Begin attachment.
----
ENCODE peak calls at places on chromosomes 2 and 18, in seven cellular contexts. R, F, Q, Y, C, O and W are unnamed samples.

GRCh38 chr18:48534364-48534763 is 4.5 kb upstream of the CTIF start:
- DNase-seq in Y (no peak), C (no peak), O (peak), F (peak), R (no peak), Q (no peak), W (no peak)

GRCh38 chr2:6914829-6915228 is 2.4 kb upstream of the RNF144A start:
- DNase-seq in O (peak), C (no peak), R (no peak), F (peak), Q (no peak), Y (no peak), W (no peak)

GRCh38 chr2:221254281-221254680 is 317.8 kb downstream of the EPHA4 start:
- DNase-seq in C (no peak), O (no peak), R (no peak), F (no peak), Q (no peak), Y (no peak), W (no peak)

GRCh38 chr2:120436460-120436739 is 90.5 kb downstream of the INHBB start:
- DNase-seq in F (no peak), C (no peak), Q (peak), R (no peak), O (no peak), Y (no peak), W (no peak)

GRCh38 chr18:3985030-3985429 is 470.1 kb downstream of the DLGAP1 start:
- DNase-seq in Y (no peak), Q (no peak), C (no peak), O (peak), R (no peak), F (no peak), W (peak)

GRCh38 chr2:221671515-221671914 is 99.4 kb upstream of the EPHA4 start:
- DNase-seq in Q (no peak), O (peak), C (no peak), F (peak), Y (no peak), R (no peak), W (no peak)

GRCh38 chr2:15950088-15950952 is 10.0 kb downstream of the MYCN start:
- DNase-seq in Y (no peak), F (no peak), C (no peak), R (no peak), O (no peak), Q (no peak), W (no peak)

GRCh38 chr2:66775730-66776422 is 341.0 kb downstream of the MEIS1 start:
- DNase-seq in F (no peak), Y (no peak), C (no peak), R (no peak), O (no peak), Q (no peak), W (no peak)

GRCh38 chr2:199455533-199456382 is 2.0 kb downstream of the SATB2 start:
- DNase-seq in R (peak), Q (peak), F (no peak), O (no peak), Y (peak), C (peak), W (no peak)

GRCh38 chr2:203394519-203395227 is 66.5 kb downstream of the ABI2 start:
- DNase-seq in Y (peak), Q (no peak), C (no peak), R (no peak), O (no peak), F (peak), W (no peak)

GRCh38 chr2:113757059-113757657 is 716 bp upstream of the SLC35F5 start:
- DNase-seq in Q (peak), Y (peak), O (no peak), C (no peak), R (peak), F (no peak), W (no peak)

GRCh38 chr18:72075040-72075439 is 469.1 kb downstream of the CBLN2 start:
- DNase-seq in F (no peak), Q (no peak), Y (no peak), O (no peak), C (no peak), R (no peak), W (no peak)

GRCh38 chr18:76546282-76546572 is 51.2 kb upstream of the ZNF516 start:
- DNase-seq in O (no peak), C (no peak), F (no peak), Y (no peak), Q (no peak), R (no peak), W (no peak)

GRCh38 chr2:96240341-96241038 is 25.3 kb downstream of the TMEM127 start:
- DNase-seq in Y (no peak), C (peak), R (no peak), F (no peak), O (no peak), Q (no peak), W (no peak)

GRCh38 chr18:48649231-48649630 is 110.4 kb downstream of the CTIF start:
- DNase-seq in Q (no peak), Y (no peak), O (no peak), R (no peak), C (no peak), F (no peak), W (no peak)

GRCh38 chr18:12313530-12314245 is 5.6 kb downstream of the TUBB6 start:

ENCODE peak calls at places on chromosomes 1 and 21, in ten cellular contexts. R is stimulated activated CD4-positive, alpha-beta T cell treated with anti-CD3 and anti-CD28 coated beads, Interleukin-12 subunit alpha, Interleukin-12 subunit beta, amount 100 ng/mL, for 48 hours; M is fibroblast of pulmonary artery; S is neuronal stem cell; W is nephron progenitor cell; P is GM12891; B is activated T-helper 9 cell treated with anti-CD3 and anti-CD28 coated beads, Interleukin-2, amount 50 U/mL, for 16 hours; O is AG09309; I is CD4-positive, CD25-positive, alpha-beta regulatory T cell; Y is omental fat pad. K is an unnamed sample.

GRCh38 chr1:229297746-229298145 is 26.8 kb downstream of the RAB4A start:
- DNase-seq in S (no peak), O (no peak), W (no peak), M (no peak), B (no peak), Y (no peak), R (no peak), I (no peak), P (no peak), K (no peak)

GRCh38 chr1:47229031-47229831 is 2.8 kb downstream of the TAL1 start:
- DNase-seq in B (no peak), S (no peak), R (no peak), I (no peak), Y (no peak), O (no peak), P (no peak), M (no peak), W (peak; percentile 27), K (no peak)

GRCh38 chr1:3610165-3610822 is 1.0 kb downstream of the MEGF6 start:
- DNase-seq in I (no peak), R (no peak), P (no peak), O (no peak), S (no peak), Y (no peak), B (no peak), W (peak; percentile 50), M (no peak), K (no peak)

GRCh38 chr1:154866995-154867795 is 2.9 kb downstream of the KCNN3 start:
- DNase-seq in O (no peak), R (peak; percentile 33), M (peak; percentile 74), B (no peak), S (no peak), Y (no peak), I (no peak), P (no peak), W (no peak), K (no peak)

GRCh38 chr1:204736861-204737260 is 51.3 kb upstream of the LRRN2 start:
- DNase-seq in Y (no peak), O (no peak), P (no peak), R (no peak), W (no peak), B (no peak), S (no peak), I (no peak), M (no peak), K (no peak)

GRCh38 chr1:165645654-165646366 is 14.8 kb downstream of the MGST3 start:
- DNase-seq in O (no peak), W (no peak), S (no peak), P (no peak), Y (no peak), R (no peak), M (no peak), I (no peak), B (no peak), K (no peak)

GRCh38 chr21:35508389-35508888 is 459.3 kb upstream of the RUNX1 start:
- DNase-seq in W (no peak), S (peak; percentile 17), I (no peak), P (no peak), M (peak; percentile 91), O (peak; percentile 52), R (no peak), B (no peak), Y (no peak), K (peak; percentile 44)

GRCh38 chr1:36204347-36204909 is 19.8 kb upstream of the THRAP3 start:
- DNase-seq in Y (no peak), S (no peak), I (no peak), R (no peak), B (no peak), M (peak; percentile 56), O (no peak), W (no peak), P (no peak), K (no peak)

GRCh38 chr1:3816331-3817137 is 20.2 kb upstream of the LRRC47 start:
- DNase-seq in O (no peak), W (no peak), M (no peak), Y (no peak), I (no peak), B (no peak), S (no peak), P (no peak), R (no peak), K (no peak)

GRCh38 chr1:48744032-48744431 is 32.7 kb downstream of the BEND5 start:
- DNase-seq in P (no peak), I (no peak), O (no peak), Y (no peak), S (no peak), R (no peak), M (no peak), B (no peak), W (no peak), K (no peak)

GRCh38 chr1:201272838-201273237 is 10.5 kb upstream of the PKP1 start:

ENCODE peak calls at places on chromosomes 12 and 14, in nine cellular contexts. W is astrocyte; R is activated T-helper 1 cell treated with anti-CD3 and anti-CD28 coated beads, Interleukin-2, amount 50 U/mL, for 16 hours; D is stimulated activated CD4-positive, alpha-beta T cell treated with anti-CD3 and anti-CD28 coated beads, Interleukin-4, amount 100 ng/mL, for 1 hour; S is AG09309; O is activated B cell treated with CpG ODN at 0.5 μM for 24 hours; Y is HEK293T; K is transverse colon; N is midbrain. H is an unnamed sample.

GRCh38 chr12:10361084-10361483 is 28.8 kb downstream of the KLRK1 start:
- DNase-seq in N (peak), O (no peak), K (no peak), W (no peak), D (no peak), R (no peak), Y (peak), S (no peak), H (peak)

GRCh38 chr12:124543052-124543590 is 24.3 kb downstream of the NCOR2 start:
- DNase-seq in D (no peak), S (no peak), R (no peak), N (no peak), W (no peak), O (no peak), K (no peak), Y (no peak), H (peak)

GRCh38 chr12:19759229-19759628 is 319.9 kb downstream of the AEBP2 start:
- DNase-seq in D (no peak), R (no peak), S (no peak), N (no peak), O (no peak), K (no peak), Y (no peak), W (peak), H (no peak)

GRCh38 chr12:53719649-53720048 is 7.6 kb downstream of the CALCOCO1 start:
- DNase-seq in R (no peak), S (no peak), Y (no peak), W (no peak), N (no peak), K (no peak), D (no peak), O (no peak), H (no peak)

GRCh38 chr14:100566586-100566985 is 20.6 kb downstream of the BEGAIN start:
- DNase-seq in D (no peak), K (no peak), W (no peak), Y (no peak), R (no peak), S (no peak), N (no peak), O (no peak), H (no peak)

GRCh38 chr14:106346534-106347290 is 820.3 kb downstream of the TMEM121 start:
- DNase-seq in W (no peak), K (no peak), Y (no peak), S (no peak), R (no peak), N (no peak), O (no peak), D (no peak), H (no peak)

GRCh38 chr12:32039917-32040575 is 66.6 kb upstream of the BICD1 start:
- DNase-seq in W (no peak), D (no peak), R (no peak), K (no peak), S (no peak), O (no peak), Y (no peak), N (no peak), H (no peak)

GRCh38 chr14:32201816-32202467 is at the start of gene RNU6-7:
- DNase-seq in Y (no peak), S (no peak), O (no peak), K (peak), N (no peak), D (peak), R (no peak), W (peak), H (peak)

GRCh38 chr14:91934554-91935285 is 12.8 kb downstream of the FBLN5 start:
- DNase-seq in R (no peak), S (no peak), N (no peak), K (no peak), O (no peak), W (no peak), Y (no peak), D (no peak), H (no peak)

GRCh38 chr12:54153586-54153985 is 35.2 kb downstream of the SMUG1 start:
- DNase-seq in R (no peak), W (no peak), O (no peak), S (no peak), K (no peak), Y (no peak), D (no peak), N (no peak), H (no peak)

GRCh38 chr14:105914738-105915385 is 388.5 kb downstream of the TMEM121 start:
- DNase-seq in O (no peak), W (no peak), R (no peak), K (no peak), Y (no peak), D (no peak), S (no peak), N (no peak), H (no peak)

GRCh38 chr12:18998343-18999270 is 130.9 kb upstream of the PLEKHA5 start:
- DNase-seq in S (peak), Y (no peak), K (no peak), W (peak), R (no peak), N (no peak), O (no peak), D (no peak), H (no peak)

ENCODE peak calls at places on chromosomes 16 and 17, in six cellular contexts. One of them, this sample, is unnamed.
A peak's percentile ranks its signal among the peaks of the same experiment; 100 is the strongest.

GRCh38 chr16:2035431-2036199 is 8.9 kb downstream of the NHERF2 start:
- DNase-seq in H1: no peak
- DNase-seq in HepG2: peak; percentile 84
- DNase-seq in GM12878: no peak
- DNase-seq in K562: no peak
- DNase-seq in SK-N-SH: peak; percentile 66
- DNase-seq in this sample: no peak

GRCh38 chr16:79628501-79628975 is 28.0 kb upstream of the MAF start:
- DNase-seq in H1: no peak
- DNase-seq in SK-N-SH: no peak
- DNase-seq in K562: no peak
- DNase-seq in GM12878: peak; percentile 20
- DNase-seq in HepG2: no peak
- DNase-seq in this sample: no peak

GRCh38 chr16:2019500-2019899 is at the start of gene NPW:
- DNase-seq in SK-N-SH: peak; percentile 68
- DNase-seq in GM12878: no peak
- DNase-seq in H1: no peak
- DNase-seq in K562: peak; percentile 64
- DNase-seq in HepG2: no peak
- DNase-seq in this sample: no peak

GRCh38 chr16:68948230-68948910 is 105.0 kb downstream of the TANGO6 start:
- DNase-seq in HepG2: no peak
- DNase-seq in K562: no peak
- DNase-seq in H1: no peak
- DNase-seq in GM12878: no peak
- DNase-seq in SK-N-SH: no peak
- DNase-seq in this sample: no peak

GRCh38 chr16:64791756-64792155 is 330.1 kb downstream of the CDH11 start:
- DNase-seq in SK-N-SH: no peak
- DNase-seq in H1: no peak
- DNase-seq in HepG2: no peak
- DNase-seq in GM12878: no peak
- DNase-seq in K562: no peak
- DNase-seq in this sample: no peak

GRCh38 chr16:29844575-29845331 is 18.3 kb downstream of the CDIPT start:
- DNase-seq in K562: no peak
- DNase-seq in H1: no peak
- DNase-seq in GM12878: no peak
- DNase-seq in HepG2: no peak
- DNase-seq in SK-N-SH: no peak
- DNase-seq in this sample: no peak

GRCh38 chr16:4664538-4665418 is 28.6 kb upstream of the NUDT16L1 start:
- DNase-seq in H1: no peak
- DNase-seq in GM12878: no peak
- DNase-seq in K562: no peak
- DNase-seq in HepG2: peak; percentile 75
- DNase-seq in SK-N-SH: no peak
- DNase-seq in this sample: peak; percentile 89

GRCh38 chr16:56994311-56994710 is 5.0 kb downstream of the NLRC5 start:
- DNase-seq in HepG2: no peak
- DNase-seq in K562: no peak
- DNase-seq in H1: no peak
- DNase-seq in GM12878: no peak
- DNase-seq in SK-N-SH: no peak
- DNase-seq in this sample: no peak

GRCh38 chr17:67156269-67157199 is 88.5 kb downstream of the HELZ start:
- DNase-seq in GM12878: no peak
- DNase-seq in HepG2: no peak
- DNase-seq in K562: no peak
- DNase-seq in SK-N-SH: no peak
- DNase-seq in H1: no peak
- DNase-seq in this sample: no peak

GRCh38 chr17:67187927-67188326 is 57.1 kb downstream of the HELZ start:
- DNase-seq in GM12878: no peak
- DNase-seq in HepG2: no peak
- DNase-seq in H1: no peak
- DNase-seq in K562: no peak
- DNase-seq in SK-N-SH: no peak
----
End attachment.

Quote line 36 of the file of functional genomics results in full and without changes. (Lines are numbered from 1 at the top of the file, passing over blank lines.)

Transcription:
GRCh38 chr1:47229031-47229831 is 2.8 kb downstream of the TAL1 start: